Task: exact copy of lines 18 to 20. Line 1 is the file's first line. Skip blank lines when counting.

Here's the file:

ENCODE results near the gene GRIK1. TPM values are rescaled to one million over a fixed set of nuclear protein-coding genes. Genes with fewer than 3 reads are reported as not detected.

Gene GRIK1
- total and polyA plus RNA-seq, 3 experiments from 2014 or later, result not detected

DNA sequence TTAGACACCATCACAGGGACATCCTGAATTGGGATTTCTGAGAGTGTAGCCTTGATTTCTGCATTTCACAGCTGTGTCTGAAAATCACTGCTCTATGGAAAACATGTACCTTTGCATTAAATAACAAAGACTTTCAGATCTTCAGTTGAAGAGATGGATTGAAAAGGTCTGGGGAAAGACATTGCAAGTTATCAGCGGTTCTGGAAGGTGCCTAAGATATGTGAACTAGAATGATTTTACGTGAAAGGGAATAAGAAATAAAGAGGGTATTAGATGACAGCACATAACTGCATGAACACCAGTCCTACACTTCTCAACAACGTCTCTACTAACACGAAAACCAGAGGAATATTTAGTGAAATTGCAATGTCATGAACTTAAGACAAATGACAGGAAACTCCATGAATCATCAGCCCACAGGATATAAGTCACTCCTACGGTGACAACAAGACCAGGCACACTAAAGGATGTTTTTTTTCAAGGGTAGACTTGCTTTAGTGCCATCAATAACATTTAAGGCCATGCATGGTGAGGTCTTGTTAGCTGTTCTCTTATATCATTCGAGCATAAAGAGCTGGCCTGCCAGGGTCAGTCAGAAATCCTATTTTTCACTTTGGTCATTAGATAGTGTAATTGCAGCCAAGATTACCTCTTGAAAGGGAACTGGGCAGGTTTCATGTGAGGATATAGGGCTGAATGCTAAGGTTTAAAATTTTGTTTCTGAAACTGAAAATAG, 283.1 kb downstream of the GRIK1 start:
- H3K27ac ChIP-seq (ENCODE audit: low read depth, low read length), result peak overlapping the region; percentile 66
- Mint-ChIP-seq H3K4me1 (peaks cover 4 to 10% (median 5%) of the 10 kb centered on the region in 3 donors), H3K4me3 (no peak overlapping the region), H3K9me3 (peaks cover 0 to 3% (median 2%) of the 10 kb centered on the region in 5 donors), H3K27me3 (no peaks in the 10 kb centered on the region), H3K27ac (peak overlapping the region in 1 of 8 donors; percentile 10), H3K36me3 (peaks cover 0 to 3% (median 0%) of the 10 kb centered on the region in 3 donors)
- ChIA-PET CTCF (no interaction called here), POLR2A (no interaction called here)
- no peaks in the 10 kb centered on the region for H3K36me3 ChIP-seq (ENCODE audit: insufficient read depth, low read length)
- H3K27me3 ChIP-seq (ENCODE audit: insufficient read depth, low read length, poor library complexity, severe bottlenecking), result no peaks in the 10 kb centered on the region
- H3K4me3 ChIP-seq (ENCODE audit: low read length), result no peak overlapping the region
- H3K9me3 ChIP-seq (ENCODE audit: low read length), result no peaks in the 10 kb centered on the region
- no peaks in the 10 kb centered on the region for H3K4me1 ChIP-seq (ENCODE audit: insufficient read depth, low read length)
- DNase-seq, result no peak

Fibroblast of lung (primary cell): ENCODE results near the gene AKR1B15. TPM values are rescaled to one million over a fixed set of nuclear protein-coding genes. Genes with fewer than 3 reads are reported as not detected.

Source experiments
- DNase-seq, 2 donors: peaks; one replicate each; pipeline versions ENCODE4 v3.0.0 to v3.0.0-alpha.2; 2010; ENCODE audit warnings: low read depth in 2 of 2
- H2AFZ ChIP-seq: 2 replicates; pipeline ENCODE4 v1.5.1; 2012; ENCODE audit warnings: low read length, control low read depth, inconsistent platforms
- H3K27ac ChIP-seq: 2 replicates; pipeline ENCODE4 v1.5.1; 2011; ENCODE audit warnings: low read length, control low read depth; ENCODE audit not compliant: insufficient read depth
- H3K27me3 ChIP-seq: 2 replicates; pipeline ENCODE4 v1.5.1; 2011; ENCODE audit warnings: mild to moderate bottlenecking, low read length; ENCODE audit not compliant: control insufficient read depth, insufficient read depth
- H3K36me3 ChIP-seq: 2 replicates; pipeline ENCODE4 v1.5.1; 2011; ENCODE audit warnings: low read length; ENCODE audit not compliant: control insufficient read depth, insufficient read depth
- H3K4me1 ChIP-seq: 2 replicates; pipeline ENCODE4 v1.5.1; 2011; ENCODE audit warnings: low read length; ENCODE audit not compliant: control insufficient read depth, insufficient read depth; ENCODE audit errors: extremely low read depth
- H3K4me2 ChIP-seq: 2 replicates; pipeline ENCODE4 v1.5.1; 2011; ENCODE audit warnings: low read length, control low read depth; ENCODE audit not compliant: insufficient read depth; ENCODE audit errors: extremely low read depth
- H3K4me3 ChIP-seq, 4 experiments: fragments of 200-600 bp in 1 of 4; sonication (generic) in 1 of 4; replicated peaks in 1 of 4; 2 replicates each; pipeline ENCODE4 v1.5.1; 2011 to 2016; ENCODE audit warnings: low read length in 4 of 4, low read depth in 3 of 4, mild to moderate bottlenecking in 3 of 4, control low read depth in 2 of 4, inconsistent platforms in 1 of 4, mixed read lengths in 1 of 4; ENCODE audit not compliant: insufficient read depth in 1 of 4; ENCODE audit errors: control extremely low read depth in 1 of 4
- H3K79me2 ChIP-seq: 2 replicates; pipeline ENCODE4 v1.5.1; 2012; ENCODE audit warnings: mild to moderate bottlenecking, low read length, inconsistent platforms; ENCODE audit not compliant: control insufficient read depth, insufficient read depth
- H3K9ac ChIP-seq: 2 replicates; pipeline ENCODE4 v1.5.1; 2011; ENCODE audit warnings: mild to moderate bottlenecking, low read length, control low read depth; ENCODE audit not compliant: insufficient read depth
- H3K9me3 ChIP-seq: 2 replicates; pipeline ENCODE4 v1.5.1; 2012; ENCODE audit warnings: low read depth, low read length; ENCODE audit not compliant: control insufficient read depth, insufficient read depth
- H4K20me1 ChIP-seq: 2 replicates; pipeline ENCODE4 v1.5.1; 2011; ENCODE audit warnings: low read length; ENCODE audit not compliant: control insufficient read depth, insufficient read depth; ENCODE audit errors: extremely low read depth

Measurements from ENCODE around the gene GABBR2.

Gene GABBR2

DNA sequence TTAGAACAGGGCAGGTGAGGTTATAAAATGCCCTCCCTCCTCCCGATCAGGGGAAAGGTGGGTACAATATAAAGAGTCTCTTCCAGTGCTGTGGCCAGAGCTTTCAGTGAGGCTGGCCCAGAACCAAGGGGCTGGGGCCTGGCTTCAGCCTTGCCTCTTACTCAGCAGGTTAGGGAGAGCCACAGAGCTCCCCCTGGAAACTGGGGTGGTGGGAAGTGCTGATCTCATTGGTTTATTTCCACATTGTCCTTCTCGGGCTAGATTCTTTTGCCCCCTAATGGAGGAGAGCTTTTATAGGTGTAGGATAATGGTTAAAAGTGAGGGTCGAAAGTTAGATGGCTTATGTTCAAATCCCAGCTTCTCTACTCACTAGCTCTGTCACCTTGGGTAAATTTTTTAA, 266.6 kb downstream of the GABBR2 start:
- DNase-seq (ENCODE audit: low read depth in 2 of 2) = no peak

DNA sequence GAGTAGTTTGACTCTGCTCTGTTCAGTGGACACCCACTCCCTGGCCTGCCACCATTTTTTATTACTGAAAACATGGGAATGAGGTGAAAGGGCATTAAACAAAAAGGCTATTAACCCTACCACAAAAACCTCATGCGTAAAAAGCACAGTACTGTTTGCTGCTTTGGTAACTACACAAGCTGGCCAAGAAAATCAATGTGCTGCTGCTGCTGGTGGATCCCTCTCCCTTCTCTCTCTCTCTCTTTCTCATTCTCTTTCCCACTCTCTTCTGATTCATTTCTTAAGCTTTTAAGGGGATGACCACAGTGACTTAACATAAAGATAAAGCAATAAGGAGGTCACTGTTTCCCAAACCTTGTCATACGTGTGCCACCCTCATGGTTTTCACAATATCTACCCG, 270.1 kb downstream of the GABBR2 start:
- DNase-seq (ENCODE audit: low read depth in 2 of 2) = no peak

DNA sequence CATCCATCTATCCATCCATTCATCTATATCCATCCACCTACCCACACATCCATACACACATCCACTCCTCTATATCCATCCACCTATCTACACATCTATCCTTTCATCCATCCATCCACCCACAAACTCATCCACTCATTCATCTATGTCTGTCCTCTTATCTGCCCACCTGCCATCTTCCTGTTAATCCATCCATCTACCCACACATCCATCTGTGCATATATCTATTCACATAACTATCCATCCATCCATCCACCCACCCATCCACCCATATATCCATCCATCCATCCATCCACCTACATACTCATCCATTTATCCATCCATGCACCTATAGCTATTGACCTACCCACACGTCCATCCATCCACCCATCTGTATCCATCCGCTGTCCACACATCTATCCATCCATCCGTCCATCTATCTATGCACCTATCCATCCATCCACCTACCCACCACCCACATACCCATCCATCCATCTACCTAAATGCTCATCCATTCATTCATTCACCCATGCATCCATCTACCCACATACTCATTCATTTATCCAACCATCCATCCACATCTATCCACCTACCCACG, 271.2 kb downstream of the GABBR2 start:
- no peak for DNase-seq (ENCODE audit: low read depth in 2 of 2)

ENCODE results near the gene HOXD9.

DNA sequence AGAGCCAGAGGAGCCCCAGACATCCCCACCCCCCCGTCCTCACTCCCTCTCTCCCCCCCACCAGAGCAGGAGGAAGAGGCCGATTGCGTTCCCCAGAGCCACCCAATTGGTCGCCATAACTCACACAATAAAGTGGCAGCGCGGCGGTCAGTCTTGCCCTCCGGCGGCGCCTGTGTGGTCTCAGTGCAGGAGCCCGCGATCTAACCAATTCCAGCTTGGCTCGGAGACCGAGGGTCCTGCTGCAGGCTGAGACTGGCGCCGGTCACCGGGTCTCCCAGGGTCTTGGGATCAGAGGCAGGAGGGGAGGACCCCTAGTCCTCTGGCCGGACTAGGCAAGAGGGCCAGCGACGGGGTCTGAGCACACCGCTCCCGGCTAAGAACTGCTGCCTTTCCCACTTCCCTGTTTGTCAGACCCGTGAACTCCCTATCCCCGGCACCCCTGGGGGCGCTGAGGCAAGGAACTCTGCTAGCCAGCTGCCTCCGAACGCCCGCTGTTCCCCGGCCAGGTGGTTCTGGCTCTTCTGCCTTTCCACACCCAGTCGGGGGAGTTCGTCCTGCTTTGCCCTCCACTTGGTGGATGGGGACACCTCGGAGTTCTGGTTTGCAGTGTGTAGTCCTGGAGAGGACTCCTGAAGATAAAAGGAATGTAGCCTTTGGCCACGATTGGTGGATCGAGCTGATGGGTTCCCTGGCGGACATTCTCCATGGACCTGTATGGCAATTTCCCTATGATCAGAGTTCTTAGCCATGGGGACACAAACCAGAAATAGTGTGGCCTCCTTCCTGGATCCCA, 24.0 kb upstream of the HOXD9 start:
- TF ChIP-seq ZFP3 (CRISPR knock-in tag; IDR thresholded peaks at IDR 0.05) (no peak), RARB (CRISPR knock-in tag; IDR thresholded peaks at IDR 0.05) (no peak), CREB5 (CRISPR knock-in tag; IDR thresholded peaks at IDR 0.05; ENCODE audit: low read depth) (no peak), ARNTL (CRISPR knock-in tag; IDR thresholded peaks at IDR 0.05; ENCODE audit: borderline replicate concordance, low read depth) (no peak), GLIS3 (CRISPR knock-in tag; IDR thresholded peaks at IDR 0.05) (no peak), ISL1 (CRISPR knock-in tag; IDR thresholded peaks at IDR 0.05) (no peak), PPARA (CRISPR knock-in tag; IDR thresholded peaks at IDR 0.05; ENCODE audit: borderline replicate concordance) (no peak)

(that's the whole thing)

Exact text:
- H3K27ac ChIP-seq: 2 replicates; pipeline ENCODE4 v1.5.1; 2011; ENCODE audit warnings: low read length, control low read depth; ENCODE audit not compliant: insufficient read depth
- H3K27me3 ChIP-seq: 2 replicates; pipeline ENCODE4 v1.5.1; 2011; ENCODE audit warnings: mild to moderate bottlenecking, low read length; ENCODE audit not compliant: control insufficient read depth, insufficient read depth
- H3K36me3 ChIP-seq: 2 replicates; pipeline ENCODE4 v1.5.1; 2011; ENCODE audit warnings: low read length; ENCODE audit not compliant: control insufficient read depth, insufficient read depth